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Data analysis

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This section of the website provides advice and guidance to help you improve data analysis in Excel, covering topics such as mathematical functions, summarising data, pivot tables, formulae auditing, what-if analysis and business modelling.

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Consolidated accounts

Expanding on his article in the last edition of Chartech, Simon Hurst looks at using the Power Query Tool in detail

Sorting nominal codes automatically

A common criticism of Excel training and learning resources is that they teach the technical details of how Excel functions work without considering how they might be used in practice.

Power Query v Excel formulae

It’s always useful to be able to base an article on a practical issue, so thanks to Chris Scanlon for providing the inspiration in this case.

Reasons to update to Excel 2016 Part 1

Back in the 1990s Excel included a built in mapping feature called Microsoft Map. From the Excel 2000 version Microsoft Map was removed from Excel and replaced by a separate, chargeable Add-in called MapPoint.

Power Query – unpivot

Power Query could end up being the most significant of the many data analysis/BI features that Microsoft has been pouring into Excel recently.

Filling in blank cells in a set of data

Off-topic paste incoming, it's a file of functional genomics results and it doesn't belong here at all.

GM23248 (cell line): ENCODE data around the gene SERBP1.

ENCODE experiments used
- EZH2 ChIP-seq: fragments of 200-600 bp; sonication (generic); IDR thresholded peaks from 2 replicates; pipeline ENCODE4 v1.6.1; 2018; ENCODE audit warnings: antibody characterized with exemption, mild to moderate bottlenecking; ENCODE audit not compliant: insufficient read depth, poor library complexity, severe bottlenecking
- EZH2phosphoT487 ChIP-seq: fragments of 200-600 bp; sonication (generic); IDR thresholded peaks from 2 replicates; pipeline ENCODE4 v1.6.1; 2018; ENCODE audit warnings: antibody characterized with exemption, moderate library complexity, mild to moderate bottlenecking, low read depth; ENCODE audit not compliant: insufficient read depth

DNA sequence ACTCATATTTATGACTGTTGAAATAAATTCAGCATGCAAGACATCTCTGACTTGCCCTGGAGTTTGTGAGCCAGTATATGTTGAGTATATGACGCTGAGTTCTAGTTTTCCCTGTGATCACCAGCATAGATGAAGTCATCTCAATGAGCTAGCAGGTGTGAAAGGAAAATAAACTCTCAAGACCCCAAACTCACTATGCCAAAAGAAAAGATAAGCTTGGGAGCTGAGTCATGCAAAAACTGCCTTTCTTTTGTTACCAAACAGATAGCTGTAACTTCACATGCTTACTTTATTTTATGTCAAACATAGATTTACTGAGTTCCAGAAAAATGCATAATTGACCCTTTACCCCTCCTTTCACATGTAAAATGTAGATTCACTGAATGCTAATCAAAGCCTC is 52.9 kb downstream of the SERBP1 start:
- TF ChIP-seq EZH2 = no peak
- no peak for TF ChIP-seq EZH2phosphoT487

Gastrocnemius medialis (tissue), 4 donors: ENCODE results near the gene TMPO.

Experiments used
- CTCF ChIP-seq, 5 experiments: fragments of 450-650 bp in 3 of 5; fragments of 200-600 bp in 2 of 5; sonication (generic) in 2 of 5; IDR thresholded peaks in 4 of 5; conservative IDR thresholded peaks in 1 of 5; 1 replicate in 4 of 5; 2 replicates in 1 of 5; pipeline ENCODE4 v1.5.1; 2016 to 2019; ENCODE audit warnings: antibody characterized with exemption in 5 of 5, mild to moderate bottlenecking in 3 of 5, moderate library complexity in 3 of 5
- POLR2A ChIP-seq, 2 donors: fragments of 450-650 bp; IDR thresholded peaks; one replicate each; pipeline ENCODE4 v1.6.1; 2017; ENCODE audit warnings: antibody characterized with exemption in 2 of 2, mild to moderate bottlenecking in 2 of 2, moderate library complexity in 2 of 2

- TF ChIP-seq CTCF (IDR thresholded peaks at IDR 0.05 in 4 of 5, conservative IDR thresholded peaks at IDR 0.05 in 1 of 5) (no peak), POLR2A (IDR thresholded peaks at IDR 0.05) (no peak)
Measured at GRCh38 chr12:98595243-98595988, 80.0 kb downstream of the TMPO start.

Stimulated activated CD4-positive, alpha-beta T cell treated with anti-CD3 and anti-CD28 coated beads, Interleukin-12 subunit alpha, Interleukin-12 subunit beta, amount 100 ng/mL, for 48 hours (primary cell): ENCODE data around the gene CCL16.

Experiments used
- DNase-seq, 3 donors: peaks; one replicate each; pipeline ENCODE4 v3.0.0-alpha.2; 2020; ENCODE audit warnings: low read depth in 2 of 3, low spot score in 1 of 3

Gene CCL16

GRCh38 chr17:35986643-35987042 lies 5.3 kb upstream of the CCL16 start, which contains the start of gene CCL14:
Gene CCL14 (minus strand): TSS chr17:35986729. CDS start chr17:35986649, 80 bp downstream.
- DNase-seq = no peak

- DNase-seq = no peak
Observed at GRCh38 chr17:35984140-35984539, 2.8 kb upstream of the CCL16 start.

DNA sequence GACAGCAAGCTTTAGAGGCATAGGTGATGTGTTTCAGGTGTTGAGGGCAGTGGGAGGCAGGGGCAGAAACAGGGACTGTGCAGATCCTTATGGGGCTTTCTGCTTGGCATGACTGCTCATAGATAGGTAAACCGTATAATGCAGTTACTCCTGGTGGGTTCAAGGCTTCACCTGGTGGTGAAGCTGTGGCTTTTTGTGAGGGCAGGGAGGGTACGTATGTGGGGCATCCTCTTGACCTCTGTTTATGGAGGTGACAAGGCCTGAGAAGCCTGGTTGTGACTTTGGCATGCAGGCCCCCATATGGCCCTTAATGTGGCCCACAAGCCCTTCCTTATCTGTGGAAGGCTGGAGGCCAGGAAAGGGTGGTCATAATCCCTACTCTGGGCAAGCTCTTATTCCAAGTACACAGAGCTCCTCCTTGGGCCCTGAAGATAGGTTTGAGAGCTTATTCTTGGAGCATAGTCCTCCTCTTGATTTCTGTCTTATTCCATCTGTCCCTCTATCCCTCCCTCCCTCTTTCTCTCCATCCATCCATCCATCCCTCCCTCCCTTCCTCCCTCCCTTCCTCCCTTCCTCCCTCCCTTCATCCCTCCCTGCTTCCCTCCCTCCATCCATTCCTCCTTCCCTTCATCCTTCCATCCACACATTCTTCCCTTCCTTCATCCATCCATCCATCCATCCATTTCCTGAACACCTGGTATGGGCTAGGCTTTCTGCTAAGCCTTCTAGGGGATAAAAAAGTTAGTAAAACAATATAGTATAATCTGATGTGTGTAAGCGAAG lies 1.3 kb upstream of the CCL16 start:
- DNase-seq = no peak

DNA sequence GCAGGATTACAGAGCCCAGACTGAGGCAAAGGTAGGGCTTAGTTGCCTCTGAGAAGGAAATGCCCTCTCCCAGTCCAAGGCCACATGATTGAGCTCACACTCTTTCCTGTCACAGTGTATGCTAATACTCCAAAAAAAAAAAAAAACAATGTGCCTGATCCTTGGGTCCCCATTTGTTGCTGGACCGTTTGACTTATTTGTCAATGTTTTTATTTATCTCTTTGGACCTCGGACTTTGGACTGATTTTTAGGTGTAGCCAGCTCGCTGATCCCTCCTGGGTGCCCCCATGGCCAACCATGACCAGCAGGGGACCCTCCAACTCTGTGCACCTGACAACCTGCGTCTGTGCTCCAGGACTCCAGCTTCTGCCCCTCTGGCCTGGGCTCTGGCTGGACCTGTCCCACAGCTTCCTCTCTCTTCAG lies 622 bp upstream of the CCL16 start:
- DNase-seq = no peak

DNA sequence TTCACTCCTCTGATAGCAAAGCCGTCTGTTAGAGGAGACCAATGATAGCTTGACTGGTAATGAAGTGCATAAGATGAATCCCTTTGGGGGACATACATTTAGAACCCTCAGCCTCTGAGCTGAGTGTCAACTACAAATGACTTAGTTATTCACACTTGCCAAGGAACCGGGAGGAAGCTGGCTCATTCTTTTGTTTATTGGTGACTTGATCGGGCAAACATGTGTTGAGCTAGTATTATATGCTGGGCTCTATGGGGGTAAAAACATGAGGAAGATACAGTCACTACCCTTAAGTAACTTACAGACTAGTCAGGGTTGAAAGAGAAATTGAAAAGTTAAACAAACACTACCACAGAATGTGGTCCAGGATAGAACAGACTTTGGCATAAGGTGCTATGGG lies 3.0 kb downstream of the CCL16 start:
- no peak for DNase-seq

Clever as many of the data analysis features in Excel now are, if your underlying data isn’t properly structured, it can be very difficult to make best use of many of those features.

All MOD () cons

Simon Hurst looks at one of the functions that may be more useful than you think.

PivotTables: tips and techniques

Large volumes of data can be intimidating and time-consuming to summarise. In this first instalment, Simon Hurst explains how this important Excel feature can help you turn numbers into decisions PivotTables are an increasingly important part of Excel.

Excel 2013 - Power View

Power View, along with PowerPivot and Inquire, is one of the Excel 2013 features that Microsoft has decided to limit to those that have the Professional Plus edition of Excel or Office. If you do have the right edition, you should see Power View in the Reports group of the Insert ribbon.

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